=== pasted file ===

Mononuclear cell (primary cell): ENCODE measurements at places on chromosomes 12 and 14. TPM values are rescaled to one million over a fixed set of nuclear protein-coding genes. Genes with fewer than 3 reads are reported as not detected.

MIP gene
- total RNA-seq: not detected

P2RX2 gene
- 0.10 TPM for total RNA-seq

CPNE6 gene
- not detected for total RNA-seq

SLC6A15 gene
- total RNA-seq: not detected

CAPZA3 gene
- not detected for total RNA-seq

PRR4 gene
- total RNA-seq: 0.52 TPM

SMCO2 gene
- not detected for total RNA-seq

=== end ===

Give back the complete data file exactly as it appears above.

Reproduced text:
Mononuclear cell (primary cell): ENCODE measurements at places on chromosomes 12 and 14. TPM values are rescaled to one million over a fixed set of nuclear protein-coding genes. Genes with fewer than 3 reads are reported as not detected.

MIP gene
- total RNA-seq: not detected

P2RX2 gene
- 0.10 TPM for total RNA-seq

CPNE6 gene
- not detected for total RNA-seq

SLC6A15 gene
- total RNA-seq: not detected

CAPZA3 gene
- not detected for total RNA-seq

PRR4 gene
- total RNA-seq: 0.52 TPM

SMCO2 gene
- not detected for total RNA-seq